There are other aspects of the culture of medicine that contribute to the failure of physicians to disclose errors, including the desire of physicians to remain self-regulated. Doctors, Apologies and the law: An Analysis and Critique of Apology Lawssupra, at 146. Simply put, physicians resent being told how to treat their patients, especially by non-physicians. Id. Furthermore, disclosure of errors chips away at the mask of infallibility that physicians wear. Id. at 147. Infallibility supports two fundamental aspects of the physician-patient relationship. First, it buttresses the physician’s position of authority in the relationship. Id. Second, it instills a sense of certainty in the physician’s treatment recommendations. Id. at 148.

Physicians also resist the disclosure of errors because doing so creates worries about costs to reputation, loss of referrals and risk of litigation. Id. Finally, there are problems of analysis that contribute to physician’s failure to disclose errors because there can be doubt about the cause of a particular outcome. Communicating Errorssupra, at 204.

“The culture of an organization is the nonverbal part of the ongoing conversation among the individuals who comprise the organization.” Edward Dauer, Postscript on Health Care Dispute Resolution: Conflict Management and the Role of Culture, 21 Ga.St.U.L.Rev. 1029, 1044 (2005) (discussing Debra Gerardi, The Culture of Health Care: How Professional and Organizational Cultures Impact Conflict Management, 21 Ga.St.U.L.Rev. 857 (2005)). As one commentator observed, by compelling the disclosure and reporting of medical errors, the PSA is forcing a change in the culture of health care in New Jersey. Postscript on Health Care Dispute Resolution: Conflict Management and the Role of Culture, supra, at 1053. It stands to reason that this health care culture change will impact medical malpractice litigation.



The PSA has provisions which prevent disclosures made pursuant to its terms from being used against medical providers in a malpractice case. Any documents submitted to the Department of Health and Human Services are not subject to discovery or admissible in evidence in a civil or criminal hearing. N.J.S.A. 26:2H-12.25(f)(1). Additionally, a statement by healthcare provider advising a patient that he is the victim of a serious preventable adverse event are is not discoverable or admissible in evidence in a civil trial.

Although disclosure of a medical error under the PSA may not be brought to the attention of a jury in a medical malpractice case, it is a mistake to conclude that the compulsory immediate disclosure of a medical mistake will not impact medical malpractice litigation. Disclosure of a medical mistake under the PSA will require health care providers to immediately examine their actions and take responsibility for preventable adverse events of consequence. Not every serious preventable adverse event under the PSA will constitute a meritorious and viable medical malpractice claim. Nevertheless, every meritorious and viable medical malpractice case should meet the requirements of being a serious preventable adverse event under the PSA. Therefore, hereafter, in most medical malpractice cases, a defendant health care provider will have already examined his actions, concluded a mistake of consequence was made, and advised his patient and the state accordingly.

Failing to disclose medical error when they occur will often foreclose a physician from acknowledging the mistake in a subsequent lawsuit. Doctors, Apologies and the law: An Analysis and Critique of Apology Laws, supra, 110-111. At a minimum, if a plaintiff prevails, a defendant doctor can appear cold and unapologetic to the jury. Id. Furthermore, failing to honestly deal with a mistake at its outset can set the tone in a subsequent litigation, turning circumstances involving an honest error into a zero-sum credibility challenge, which unnecessarily escalates the stakes for everyone involved in the lawsuit.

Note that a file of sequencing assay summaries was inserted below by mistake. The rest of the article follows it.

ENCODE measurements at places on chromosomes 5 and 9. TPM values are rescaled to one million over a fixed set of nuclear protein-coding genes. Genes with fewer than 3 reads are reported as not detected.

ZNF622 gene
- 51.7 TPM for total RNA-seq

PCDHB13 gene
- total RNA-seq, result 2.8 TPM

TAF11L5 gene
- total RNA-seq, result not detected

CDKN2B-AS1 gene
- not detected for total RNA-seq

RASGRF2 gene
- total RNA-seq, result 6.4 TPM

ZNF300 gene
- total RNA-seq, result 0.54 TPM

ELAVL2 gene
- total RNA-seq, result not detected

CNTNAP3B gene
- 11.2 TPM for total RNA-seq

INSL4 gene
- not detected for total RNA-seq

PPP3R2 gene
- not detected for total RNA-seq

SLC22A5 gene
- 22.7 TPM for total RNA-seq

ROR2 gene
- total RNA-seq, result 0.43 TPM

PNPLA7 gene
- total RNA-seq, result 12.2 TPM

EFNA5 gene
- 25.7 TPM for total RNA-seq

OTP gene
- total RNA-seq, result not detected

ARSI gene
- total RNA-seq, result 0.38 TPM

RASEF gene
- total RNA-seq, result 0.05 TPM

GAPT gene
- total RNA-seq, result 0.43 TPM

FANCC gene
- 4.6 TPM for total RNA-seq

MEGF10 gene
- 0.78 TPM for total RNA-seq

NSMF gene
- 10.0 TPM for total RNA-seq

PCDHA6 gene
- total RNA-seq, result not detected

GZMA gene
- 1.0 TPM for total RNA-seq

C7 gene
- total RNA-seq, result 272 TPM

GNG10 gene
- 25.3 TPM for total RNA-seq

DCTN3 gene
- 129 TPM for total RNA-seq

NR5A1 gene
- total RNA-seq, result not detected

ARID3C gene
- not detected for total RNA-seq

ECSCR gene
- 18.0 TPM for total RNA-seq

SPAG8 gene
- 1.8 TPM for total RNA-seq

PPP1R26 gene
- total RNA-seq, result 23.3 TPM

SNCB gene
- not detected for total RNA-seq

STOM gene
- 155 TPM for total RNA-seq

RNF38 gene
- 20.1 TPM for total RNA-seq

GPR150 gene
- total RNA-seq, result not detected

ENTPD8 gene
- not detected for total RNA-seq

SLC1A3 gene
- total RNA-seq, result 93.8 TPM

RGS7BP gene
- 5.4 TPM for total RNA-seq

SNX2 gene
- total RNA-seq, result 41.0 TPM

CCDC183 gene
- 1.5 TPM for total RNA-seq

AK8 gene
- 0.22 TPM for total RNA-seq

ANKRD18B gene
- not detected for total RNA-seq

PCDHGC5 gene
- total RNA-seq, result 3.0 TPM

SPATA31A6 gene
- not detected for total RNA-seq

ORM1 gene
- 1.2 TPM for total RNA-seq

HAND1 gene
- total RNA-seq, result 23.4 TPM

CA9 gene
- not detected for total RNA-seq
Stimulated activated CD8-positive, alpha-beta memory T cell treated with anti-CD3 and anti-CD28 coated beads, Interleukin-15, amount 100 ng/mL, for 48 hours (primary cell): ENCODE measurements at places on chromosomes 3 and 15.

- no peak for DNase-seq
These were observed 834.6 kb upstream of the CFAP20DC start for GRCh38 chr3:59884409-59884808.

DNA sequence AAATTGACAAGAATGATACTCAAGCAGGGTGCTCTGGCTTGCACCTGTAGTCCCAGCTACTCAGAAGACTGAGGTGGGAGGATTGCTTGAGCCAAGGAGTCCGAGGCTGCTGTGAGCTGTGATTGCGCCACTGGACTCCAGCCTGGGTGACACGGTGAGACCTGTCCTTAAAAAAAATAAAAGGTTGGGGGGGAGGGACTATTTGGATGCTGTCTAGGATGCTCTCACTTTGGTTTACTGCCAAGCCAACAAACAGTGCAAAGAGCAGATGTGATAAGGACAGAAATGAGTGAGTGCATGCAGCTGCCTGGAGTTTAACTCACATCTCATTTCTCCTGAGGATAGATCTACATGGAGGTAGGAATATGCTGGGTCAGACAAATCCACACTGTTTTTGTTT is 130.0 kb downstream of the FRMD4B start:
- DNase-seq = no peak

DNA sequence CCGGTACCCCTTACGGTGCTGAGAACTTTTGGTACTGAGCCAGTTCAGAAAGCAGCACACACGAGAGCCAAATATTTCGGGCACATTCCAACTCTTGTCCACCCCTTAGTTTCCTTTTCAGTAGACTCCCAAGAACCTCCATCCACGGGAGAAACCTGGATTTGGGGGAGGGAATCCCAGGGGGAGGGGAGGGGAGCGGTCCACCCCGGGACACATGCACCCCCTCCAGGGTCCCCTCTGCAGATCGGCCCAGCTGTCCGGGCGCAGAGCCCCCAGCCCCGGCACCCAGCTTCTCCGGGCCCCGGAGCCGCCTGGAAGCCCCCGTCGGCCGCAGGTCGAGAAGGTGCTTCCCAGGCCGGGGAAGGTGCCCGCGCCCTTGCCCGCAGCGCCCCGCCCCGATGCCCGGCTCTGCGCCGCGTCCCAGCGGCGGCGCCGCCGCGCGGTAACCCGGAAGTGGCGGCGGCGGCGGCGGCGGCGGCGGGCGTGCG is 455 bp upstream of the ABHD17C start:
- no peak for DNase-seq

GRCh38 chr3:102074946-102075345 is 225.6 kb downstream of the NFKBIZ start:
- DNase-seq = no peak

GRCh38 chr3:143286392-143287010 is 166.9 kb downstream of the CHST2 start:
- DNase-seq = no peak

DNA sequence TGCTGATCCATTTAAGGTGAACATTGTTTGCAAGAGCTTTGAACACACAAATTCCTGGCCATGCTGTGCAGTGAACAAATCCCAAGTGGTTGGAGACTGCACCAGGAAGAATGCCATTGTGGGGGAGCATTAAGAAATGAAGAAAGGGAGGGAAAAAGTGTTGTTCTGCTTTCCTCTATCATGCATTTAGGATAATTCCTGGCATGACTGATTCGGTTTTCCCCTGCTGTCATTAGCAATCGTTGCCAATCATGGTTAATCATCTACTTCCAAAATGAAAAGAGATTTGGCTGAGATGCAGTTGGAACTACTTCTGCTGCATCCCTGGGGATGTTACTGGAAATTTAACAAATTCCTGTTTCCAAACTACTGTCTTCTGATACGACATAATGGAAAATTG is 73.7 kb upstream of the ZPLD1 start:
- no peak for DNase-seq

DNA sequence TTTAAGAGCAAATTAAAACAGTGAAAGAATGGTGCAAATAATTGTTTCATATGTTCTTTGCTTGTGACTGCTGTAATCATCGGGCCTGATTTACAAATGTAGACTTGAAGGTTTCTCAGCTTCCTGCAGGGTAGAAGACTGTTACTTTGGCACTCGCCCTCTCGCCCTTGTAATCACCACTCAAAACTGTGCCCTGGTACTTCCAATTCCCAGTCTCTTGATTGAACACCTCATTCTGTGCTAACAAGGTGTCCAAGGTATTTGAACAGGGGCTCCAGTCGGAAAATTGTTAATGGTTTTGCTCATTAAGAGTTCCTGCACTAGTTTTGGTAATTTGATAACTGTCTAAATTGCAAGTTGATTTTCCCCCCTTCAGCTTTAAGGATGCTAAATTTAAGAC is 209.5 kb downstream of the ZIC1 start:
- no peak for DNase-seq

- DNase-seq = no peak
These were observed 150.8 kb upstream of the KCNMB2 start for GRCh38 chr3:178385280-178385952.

Compulsory disclosure under the PSA should make medical malpractice cases less contentious because in many cases defendants will have already acknowledged and come to terms with the fact that they have committed a consequential mistake. Further, because the cultural and economic pressures that discourage disclosure and reporting of errors are some of the same forces that serve as obstacles to resolving a medical malpractice lawsuit, the PSA’s compulsory error reporting requirements should obviate many unstated motivations medical malpractice defendants have for not taking responsibility for their actions throughout the course of a lawsuit.

In 2003, the American Arbitration Association (AAA) reported that out of the thousands of matters it handled throughout the United States, only 1 involved a claim of iatrogenic injury in a health care setting. Dauer, Edward A., Postscript on Health Care Dispute Resolution: Conflict Management and the Role of Culturesupra, at 1036. There is reason to believe that changes mandated by the PSA may make ADR a more useful tool for medical malpractice defendants.

If the changes in medical culture caused by compulsory error disclosure and reporting make medical malpractice cases in New Jersey less contentious, plaintiffs will not be the only beneficiaries. Ninety-five percent of physicians sued for malpractice report strong emotional responses related to that event, physical reactions or both. Doctors, Apologies and the law: An Analysis and Critique of Apology Laws, supra, at 139. Id. One half reported insomnia and a minority reported the manifestation of physical problems related to being sued for medical malpractice. Id. at 140.

Perhaps the PSA’s error reporting and disclosure requirements will be just what the doctor ordered for patients and doctors who are unfortunate enough to have to go through a medical malpractice litigation. To be sure, many will be watching to see the impact this legislation has on the health care profession in New Jersey.